Go Inside Christian Dior's Castle
The design genius’ lovingly restored last home stands sentinel above the fragrant flower fields of France
Christian Dior dreamed of retiring to his castle of La Colle Noire near Grasse, the traditional home of perfumery. He adored his retreats from Paris, spending time in his lovingly laid out gardens or venturing the short distance to Cannes to socialise with artist friends.
Dior bought La Chateau de La Colle Noire at Pays de Fayence just four years after revolutionising post-WWII fashion with his “New Look,” which ushered in an era of femininity that swept the globe. That landmark year of 1947 also marked the launch of his first fragrance, Miss Dior, named for his sister Catherine, who was to be a regular guest at the castle.
Ten years later, before Monsieur Dior was able to complete work on his eclectic retreat — where drawings by Chagall hung alongside classical studies of flowers — he died at age 52.
Over the years since, La Colle Noire became a shadow of its elegant former self, serving at one stage as a rock star crash pad, where Oasis holed up to record an album. In 2013, Parfums Christian Dior stepped in and bought back this piece of history, determined to restore it to its former glory.
Notes and sketches left by Monsieur Dior were meticulously followed to realise his vision. Traditional Provencal interior details and grand gestures such as a sweeping spiral staircase are among the features. Bedrooms are named after Dior’s dearest friends and his desk has been set up just as he left it.
Next month marks the official re-opening of the castle, not as a dusty museum, but as a symbolic centrepiece of Dior’s efforts to honour its founder and restore the reputation of Grasse. As perfumery has become more industrialised and ingredients more widely sourced, Grasse is not what it once was production-wise, but Dior is determined that its cachet should remain.
The house’s perfumer, Francois Demachy, has relocated from Paris back to his home town which is surrounded by a shrinking acreage of prized may rose, jasmine and other essential elements of classic French fragrance.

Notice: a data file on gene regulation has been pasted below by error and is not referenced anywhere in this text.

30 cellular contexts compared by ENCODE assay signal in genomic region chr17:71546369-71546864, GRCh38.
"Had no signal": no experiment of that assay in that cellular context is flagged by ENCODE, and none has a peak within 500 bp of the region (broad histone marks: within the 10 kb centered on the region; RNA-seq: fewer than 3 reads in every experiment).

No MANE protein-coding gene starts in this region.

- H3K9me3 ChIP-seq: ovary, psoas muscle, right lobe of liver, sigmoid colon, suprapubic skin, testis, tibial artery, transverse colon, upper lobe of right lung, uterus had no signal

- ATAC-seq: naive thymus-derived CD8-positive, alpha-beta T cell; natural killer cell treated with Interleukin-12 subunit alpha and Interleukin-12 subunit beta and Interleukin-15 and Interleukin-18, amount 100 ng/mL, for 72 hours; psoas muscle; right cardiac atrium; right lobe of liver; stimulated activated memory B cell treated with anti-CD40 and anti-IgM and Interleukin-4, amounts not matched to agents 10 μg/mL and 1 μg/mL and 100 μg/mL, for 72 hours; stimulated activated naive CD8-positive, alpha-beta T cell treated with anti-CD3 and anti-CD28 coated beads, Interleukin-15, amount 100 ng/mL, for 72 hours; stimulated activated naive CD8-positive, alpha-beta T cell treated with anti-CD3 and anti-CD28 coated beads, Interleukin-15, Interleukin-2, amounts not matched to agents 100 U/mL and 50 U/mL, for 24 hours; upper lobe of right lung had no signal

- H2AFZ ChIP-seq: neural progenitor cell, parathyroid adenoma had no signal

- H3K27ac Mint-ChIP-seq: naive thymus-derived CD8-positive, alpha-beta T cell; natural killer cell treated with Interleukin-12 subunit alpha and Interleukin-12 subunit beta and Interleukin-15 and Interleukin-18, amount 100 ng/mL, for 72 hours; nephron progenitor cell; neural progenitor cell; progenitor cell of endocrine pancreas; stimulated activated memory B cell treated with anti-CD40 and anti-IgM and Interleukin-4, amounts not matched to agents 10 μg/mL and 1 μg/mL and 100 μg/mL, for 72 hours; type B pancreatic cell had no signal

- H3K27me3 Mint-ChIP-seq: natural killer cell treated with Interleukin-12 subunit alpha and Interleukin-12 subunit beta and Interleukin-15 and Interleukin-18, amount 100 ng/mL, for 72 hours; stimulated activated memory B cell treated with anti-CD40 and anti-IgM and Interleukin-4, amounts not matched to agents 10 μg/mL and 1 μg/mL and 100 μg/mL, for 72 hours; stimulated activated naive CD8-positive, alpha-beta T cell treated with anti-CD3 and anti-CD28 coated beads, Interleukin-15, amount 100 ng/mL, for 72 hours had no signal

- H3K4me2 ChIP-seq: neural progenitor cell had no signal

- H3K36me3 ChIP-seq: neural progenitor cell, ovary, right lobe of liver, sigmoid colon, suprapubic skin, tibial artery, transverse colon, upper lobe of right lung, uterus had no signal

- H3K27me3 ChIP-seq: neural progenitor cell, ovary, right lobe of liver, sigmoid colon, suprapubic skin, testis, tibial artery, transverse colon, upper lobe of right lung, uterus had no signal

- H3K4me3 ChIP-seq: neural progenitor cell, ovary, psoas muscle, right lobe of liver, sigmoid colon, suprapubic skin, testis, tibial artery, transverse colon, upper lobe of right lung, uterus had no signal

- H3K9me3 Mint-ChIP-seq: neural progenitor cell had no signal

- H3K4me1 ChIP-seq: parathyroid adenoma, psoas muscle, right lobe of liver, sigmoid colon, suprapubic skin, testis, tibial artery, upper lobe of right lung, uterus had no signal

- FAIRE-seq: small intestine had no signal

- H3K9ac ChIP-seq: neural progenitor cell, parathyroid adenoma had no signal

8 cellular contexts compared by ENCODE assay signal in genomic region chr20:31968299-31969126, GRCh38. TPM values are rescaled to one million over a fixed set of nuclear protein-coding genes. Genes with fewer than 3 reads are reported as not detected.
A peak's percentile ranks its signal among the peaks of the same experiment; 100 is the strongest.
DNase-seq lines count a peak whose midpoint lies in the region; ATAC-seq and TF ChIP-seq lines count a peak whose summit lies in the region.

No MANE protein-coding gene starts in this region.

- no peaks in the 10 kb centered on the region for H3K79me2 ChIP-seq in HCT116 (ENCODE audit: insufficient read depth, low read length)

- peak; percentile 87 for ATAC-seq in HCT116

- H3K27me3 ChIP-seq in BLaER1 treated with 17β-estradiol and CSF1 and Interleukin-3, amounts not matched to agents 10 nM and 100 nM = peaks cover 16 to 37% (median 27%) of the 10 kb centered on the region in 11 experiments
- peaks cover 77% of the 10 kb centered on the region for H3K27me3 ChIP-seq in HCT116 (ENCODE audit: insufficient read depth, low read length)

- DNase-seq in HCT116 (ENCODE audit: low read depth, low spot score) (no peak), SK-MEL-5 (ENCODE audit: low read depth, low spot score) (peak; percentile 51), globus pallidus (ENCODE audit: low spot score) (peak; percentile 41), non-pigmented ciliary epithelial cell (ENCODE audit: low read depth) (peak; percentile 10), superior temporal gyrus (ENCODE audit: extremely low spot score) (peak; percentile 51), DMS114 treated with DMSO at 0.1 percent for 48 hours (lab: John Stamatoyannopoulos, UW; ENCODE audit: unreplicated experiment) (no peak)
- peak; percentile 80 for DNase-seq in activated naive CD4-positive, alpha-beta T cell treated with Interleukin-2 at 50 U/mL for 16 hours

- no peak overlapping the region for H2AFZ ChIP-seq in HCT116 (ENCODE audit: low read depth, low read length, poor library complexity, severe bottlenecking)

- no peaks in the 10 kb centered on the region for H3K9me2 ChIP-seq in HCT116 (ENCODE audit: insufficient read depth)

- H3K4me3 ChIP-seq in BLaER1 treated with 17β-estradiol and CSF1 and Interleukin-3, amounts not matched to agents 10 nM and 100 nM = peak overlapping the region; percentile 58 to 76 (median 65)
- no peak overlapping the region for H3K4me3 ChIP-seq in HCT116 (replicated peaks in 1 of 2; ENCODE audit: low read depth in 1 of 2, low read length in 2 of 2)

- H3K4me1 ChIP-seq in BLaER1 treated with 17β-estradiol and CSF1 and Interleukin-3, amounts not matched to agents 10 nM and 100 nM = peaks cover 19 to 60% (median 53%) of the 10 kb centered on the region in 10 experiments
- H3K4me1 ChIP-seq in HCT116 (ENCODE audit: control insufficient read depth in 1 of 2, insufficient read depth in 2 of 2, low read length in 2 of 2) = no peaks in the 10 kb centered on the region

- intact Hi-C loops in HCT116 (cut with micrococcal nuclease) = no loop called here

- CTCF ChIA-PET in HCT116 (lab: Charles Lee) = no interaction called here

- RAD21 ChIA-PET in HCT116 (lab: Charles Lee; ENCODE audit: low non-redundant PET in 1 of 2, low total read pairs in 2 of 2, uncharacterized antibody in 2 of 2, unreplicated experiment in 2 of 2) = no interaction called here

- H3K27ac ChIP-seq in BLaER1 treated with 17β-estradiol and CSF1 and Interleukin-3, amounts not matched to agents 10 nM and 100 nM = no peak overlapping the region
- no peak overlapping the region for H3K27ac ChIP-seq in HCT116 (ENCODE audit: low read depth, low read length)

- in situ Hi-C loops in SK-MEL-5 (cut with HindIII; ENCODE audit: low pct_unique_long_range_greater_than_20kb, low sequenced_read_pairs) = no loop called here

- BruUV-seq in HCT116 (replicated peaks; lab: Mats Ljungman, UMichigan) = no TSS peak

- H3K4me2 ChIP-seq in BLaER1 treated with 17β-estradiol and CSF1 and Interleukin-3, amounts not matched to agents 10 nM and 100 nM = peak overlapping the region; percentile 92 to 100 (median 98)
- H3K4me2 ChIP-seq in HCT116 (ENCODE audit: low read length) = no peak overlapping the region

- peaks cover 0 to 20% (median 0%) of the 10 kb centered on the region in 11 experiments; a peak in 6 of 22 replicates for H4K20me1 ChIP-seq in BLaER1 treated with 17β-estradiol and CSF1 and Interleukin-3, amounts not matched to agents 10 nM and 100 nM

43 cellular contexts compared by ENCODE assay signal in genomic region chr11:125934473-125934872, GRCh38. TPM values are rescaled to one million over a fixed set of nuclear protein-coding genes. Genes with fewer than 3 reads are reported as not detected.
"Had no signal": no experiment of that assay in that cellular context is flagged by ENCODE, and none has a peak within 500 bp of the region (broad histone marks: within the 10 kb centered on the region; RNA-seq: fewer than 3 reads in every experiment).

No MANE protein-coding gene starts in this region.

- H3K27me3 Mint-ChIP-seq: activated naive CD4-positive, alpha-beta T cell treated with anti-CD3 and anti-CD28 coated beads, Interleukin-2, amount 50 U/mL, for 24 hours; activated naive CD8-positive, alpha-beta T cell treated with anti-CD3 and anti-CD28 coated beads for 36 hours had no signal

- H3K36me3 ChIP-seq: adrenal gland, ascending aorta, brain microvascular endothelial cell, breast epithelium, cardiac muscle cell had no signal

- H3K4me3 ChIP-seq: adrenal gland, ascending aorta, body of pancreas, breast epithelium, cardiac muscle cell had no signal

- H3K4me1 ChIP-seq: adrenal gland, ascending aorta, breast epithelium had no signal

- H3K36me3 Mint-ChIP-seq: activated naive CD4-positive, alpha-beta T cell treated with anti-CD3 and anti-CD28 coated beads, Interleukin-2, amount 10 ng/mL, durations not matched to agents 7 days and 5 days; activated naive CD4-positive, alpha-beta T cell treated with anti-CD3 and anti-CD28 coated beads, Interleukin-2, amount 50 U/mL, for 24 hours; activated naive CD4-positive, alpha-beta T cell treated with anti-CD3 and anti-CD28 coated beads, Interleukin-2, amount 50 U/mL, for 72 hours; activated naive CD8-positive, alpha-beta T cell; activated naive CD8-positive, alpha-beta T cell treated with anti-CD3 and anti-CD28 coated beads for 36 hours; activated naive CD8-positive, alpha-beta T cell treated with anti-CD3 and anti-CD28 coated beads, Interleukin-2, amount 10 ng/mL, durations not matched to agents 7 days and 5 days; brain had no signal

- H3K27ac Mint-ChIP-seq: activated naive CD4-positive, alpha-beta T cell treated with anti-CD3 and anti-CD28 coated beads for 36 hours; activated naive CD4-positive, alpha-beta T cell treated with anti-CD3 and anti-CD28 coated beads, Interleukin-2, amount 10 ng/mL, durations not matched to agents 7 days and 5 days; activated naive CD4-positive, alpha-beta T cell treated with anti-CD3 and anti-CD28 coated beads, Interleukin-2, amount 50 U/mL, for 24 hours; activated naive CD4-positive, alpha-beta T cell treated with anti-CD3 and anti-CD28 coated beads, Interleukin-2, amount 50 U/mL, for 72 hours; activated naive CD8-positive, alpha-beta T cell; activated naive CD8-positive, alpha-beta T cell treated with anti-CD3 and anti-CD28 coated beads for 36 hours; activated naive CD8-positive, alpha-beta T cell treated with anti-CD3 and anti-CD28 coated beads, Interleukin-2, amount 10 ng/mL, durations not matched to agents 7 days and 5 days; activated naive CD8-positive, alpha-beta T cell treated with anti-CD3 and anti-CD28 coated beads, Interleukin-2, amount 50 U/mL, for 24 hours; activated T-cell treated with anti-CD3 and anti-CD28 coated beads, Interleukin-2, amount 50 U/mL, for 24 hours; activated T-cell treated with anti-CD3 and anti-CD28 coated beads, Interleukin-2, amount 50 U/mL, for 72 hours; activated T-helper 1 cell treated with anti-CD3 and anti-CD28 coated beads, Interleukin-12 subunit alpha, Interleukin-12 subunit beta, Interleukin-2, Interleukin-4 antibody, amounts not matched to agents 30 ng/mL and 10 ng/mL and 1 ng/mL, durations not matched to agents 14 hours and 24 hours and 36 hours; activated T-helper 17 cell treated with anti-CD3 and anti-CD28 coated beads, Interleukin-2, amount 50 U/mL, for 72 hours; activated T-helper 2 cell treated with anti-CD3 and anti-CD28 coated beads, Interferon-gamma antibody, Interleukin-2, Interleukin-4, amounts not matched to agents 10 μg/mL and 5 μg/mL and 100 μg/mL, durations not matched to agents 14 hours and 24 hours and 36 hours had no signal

From producing around 5000 tonnes of flowers a year in Dior’s day, annual production from the Grasse region since 2000 has been limited to a few hundred tonnes. To help revive the local economy, Parfums Christian Dior is supporting passionate new growers and keeping alive generations-old businesses.
Visitors to Grasse are able to visit Le Domaine de Manon where Dior grows many of the blooms used in its perfume portfolio. La Colle Noire will not be open to the public, but will be used by the House of Dior for fashion shoots and events.
The country house castle dates to the mid-1800s. With the property came a chapel which Monsieur Dior restored and gifted to the local Montauroux village in 1953. Villagers still worship at St Anne’s and a mass is held in his honour annually.
His property, used mostly in summer, was once 50 hectares, in which he planted stately trees and fragrant flowers as well as the area’s renowned olives and vines. Water features were installed.
“I think of this house now as my real home, the home to which, God willing, I shall one day retire, the home where perhaps I will one day forget Christian Dior, couturier, and become the neglected private individual again,” he wrote.
Dior sketched outside in the long evenings, surrounded by jasmine and chirping cicadas. He called in a celebrated Provencal architect to refashion the interiors in a “simple” and “dignified” style.” Rose motifs were incorporated and vases kept full of fresh blooms. His grand salon was decorated in neo-Louis XI style and his cutlery and glassware monogrammed, adding sophisticated touches to the rustic setting.
A year before he died, he wrote in his autobiography Dior by Dior: “Fate has brought me into the calm and peace of the Provencal countryside to put the finish to my work. Night is falling and, with it, infinite peace.”
When Dior died he left La Colle Noire to his sister and a close friend, Raymonde Zehnacker. It was later acquired by the Laroche family and sold on for use as a holiday home, becoming tired and rundown, but still with great bones. In 1999, Oasis recorded their fourth album, Standing on the Shoulder of Giants, there.
The recent restoration has seen the grand staircase rebuilt and the Egyptian room returned to its original state, alongside the themed Chagall, Bernard, Picasso and Dali suites. A perfume atelier has been added to underscore Dior and the region’s connections with the craft he so cared for.
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